We are three sisters united in our search for the divine - in food, libation, literature, art, and nature. This blog will capture the true, sometimes decadent, at times humorous, and every so often transcendent adventures of the Salvation Sisters.

Sunday, April 6, 2014

Walking in Memphis and Spring Vegetable Medley with Lemon Sauce and Herbed Chicken or Salmon

My Traveling Tales by Michelle

Put on my blue suede shoes and
I boarded the plane
Touched down in the land of the Delta Blues
In the middle of the pouring rain
Then I'm walking in Memphis
I was walking with my feet ten feet off of Beale...

~From Walking in Memphis by Mark Cohn

   I have a penchant for capturing photos of neon signs, especially at night when the pulsating signs, dancing to their own silent electronic beat, illuminate the night sky with vibrant hues, beckoning customers to enter through the establishment's doors, into loud rooms jammed with people, ordering beer and cocktails in plastic cups, and listening to the sounds of a blues guitar reverberate across the dingy walls. The spell is broken when the sloppy, drunken, staggering college-age tourist next to me yells, at the highest decibels his vocal cords will allow, bellowing to know one in particular, "Sing da blues, Brotha." The cramped crowd largely ignores him, but Drunk Guy thinks he's delivered the funniest line ever, and laughs gregariously at his self-perceived cleverness—as a wave of his beer slops over the rim of his cup onto the concrete floor.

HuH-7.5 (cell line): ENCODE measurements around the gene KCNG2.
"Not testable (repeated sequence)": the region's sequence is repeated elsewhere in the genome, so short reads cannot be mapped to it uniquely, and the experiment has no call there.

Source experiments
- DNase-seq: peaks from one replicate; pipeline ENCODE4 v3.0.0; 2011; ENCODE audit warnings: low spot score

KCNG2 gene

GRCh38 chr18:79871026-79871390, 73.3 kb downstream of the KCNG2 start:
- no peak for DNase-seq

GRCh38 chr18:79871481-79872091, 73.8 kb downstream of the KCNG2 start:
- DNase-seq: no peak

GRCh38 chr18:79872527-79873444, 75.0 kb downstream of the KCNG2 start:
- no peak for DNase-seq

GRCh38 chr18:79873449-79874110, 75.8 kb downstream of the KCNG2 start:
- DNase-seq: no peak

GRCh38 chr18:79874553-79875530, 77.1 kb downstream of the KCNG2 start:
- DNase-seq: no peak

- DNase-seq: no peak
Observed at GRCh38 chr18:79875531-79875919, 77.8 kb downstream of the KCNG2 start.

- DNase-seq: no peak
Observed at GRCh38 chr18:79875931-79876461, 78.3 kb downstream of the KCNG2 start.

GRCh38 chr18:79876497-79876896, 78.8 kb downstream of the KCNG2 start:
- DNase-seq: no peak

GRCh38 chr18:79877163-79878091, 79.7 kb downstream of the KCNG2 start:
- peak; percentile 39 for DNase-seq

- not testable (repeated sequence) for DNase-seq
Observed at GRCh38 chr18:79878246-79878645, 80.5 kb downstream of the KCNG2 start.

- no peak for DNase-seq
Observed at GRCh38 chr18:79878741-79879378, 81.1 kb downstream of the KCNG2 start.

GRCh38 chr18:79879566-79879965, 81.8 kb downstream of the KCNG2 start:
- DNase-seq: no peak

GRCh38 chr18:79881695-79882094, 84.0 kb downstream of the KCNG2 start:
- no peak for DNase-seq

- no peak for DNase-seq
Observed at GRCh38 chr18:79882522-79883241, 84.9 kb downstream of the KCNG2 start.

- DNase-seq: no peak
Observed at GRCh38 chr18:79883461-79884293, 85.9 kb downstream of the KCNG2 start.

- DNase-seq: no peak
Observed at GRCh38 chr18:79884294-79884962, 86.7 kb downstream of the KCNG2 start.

My co-worker Adel and I scan the room for an open table. A place to sit will offer us some protection from the stumbling, swilling, shouting clientele. Plus we can order food to avoid becoming drunken fools ourselves. As our eyes scan the multitude of tables, I spot a couple just beginning to rise from their chairs. As my sister Linda likes to say about me, "Everything works out for you, Michelle." Adel and I quickly zig and zag across the room, like we are contestants on Dancing with the Stars, while I try to avoid clipping seated diners in the back of the head with my purse and camera bag. Success is ours, and we snag the table as my butt swerves into the chair to officially claim the seat. Possession is nine-tenths of the law—back away other table seekers! We won the game fair and square. Adel and I order a beer and vodka tonic respectively, and because we're in the South, a basket of fried pickles, mushrooms and green beans served with ranch dressing for dipping the crispy snacks. As the blues guitar wails in lament, I contain myself and try to refrain from shouting, "Sing da blues, Brotha."